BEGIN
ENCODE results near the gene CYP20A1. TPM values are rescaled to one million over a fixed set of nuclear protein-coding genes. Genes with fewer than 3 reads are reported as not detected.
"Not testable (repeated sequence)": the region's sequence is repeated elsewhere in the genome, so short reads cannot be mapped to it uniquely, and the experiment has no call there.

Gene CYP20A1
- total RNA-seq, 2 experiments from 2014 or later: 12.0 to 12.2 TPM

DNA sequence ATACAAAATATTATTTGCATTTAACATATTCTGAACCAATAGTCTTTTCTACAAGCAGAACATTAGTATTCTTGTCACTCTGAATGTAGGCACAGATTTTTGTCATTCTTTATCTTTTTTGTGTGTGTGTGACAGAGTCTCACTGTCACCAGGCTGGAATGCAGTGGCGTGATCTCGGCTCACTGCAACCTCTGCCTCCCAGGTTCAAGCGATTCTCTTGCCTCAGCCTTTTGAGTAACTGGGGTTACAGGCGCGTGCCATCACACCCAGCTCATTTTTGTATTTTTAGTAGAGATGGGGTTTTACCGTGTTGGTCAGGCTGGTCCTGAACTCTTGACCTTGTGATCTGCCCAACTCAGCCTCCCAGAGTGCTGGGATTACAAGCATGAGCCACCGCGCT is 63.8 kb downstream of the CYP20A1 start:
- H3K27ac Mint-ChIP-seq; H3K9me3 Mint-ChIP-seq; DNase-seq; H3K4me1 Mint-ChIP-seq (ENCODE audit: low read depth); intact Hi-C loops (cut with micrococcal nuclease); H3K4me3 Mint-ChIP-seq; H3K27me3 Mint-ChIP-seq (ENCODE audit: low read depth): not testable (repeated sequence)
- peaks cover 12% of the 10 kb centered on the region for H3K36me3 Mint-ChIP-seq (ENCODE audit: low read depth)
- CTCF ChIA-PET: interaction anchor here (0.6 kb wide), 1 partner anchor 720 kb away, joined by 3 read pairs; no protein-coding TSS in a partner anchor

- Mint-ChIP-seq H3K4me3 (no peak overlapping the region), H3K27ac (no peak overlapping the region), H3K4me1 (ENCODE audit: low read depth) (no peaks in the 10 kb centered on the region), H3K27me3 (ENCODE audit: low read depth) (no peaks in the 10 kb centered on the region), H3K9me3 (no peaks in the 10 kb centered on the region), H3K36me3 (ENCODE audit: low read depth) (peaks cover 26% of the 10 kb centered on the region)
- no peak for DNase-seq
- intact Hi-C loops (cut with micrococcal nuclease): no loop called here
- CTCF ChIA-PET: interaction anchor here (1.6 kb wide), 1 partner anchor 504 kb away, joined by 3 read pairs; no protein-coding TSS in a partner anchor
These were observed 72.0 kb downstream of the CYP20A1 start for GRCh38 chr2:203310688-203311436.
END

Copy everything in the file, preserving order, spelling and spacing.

ENCODE results near the gene CYP20A1. TPM values are rescaled to one million over a fixed set of nuclear protein-coding genes. Genes with fewer than 3 reads are reported as not detected.
"Not testable (repeated sequence)": the region's sequence is repeated elsewhere in the genome, so short reads cannot be mapped to it uniquely, and the experiment has no call there.

Gene CYP20A1
- total RNA-seq, 2 experiments from 2014 or later: 12.0 to 12.2 TPM

DNA sequence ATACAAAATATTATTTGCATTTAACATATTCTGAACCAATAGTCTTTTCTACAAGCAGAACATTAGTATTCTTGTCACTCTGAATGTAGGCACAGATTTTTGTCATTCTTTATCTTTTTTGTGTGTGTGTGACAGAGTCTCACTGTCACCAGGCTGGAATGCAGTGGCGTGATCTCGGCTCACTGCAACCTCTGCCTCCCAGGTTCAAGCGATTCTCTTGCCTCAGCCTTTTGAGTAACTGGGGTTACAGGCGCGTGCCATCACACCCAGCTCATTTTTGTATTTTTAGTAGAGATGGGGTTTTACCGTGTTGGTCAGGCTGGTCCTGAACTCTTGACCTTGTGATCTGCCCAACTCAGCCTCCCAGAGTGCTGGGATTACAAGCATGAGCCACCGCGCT is 63.8 kb downstream of the CYP20A1 start:
- H3K27ac Mint-ChIP-seq; H3K9me3 Mint-ChIP-seq; DNase-seq; H3K4me1 Mint-ChIP-seq (ENCODE audit: low read depth); intact Hi-C loops (cut with micrococcal nuclease); H3K4me3 Mint-ChIP-seq; H3K27me3 Mint-ChIP-seq (ENCODE audit: low read depth): not testable (repeated sequence)
- peaks cover 12% of the 10 kb centered on the region for H3K36me3 Mint-ChIP-seq (ENCODE audit: low read depth)
- CTCF ChIA-PET: interaction anchor here (0.6 kb wide), 1 partner anchor 720 kb away, joined by 3 read pairs; no protein-coding TSS in a partner anchor

- Mint-ChIP-seq H3K4me3 (no peak overlapping the region), H3K27ac (no peak overlapping the region), H3K4me1 (ENCODE audit: low read depth) (no peaks in the 10 kb centered on the region), H3K27me3 (ENCODE audit: low read depth) (no peaks in the 10 kb centered on the region), H3K9me3 (no peaks in the 10 kb centered on the region), H3K36me3 (ENCODE audit: low read depth) (peaks cover 26% of the 10 kb centered on the region)
- no peak for DNase-seq
- intact Hi-C loops (cut with micrococcal nuclease): no loop called here
- CTCF ChIA-PET: interaction anchor here (1.6 kb wide), 1 partner anchor 504 kb away, joined by 3 read pairs; no protein-coding TSS in a partner anchor
These were observed 72.0 kb downstream of the CYP20A1 start for GRCh38 chr2:203310688-203311436.